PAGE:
By the eighth hour I was wandering some place beyond the hospital’s courtyard. I was sure that they wouldn’t have minded if I strayed too far away from their premise. They used to hold me down like I was in a cuckoo’s nest, but now with the hourglass in hand, the only stares they gave me were empty. I didn’t know where I was walking to as I pushed past branches from trees hanging down and threatening to cut me. I didn’t know where I was walking to as I dodged the rocks jutting out and threatening to trip me. I didn’t know where I was walking to as I heard the sound of an animal gasping for air. I walked towards that sound unknowingly, only to find a girl stabbing a dog in the throat. She looked up at me once I was in view. Her hands were completely red, and the white dress she wore was stained with death. She had a needle in her hand that punctured through the small dog’s throat. I wanted to vomit at the sight. I wanted even more to scream when I saw her smile, her genuine smile that stretched from one end of her face to the other.

“That’s a funny little thing,” she said with a voice that was as smooth as glass. Her hair was dyed completely white, but it reached behind her almost to her ankles. Her face was mixed with some kind of blush and her lips were covered in red that wasn’t the blood of the dog. She stood up and dropped the corpse of the dog in the motion. She was little more over the cusp of adulthood , and if not for the blood of her hand, the sullied empty needle in her other, I might have called her beautiful.

“They gave you that, and they gave me this. Goes to show what this world is made of, huh?”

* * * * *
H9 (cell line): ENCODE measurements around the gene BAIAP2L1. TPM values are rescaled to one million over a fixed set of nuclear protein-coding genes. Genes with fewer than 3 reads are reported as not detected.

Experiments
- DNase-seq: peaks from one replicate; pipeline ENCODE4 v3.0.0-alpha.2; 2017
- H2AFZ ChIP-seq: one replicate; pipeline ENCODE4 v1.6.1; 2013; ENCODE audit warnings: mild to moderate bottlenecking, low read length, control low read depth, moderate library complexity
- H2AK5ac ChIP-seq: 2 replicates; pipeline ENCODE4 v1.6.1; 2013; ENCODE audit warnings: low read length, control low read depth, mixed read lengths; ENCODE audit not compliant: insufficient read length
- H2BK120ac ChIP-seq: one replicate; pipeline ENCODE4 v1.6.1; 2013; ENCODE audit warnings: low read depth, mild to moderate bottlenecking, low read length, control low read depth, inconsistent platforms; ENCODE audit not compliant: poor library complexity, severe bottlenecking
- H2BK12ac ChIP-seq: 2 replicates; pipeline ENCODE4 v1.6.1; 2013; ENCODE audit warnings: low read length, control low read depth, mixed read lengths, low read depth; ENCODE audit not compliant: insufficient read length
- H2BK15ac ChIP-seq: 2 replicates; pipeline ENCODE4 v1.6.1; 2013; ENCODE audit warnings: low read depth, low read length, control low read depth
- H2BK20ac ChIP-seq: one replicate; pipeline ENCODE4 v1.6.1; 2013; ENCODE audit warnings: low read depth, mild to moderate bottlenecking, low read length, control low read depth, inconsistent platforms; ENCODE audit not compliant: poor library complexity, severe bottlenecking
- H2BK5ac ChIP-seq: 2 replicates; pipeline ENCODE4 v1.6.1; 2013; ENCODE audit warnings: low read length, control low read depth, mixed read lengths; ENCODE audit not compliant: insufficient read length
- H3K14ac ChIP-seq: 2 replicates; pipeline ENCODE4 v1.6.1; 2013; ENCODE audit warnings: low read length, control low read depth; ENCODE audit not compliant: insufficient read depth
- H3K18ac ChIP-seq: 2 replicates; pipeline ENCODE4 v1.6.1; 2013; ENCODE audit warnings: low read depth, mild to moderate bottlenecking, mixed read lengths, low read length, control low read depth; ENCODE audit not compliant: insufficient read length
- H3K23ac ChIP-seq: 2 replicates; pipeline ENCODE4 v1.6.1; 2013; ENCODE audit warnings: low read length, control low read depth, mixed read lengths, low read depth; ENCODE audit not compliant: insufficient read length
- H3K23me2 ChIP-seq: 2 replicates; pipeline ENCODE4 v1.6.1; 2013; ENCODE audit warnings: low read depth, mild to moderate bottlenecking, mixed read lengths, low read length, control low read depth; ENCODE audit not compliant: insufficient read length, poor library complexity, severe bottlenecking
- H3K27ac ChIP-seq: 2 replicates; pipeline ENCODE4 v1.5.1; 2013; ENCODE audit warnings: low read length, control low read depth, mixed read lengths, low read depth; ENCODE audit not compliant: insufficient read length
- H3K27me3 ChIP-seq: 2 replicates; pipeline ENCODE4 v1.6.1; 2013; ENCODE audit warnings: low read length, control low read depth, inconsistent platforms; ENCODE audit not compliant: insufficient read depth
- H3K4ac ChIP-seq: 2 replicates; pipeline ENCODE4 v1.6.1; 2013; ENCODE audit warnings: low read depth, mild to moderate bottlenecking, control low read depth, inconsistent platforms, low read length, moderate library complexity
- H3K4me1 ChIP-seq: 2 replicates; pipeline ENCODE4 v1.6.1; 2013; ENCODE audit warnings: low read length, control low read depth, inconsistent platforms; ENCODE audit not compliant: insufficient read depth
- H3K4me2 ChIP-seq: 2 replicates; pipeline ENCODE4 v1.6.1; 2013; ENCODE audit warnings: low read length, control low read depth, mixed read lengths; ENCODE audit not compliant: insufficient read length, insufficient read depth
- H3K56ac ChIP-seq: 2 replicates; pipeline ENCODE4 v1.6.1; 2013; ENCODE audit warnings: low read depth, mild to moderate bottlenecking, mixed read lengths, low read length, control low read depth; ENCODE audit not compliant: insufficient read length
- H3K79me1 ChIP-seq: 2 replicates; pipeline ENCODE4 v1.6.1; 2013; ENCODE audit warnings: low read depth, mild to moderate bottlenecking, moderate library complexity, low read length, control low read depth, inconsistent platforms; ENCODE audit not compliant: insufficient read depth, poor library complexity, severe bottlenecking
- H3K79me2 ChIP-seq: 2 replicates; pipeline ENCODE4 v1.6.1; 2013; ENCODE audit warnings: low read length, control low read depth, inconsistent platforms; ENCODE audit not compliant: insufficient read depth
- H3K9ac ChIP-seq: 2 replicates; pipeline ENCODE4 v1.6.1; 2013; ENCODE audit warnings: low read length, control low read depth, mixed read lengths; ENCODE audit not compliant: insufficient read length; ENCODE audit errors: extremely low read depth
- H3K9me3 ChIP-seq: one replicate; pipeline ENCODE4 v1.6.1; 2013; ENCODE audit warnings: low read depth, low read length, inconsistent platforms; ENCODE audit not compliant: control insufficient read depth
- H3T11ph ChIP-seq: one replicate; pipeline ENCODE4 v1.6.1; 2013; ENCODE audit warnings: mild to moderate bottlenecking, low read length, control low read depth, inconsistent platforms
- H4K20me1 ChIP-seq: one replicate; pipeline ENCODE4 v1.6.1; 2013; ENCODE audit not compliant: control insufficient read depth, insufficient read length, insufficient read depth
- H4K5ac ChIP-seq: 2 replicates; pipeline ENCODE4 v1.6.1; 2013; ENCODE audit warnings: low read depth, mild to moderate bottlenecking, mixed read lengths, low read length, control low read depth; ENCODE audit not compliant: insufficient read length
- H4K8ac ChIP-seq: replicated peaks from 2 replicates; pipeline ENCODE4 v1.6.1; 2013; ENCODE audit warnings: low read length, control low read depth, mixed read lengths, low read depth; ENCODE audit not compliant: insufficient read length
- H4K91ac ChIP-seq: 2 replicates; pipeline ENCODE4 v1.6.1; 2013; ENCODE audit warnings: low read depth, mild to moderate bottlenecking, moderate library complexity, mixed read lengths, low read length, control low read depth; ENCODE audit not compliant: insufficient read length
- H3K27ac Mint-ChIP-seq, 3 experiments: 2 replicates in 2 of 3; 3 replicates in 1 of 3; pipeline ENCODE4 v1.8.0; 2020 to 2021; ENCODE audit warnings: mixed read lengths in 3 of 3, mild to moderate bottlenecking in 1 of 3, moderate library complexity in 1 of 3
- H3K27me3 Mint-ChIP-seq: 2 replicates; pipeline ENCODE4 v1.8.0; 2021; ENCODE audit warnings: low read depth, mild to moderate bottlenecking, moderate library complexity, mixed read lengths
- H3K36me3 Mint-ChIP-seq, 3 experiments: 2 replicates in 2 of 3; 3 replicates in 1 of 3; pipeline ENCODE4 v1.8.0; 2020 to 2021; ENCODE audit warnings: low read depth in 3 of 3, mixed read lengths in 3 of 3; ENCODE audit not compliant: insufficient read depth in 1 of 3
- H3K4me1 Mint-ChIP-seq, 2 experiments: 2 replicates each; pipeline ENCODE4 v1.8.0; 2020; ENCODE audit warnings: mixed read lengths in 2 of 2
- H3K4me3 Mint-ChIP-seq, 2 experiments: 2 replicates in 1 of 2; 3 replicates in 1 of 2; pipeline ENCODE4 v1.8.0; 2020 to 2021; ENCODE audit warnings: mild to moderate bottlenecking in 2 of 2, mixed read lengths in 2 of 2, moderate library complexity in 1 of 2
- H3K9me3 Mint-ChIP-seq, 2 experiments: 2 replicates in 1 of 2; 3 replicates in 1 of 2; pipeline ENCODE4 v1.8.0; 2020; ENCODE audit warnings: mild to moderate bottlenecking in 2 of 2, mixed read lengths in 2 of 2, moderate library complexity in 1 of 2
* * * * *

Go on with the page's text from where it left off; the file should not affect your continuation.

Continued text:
“They gave you a needle?” She pressed the needle into her arm, but there was no liquid to flow. It jabbed into her skin with the end still dirtied with the dead dog’s blood.

“They gave me a way out,” she answered.

“And you gave it away.”

“I offered it to him. You see–” She kicked the corpse, flipping it towards me, “Everything’s going to die. You and me, so did he. I just gave him a head start.”

“And you’re fine with that? You must be crazy if you think that’s fine?” She smiled.

“Do you know about war? The middle east? Agent Orange? Euthanasia?”


“Different than what I’m doing? The only difference is that you’re here.” Her voice was exactly like glass. It was sharp, and yet for some reason as it jabbed into me, I felt elated. It was a reflection that I saw within her voice, and within her clear eyes. There was transience about the way she spoke, about how each word slipped out of her mouth and into my world.

“Did you know that in the second world war, they made these small little pills filled with cyanide? Spies would carry them. If they got caught, then all they needed to do was eat one, and never have to go through torture. But why do that now? I’m not going be tortured. I’m going to die peacefully.” Her words were haunting, and yet I couldn’t stop listening to her speak. She was entrancing in her bloodstained dress, and I wondered what her snake-like fingers would feel grasping onto my neck.

“It’s a good thing you found me, I need your help.”

“If it doesn’t involve any more murder–”

“Please. If you think I’m a murderer, than what about that hourglass in your hand?”

“I’m going to die anyway.”

“And you think they couldn’t have prevented it?”


“Was what? Fate? Destiny? Inevitable? Don’t give me that. You think you’re any special just because you’re going to die at the end of the day? No. You’re special if you can pay for it.” Her smile was demonic, but if it was a demon, then surely it was a succubus. I followed her to some place beyond the origin of my hourglass. By this point, I wondered if any of the staff were worried where I had went off to. By this point, I wondered if I was already a number in their books. By this point, I wanted to leave the hourglass behind, to not see that I was almost at my ninth hour.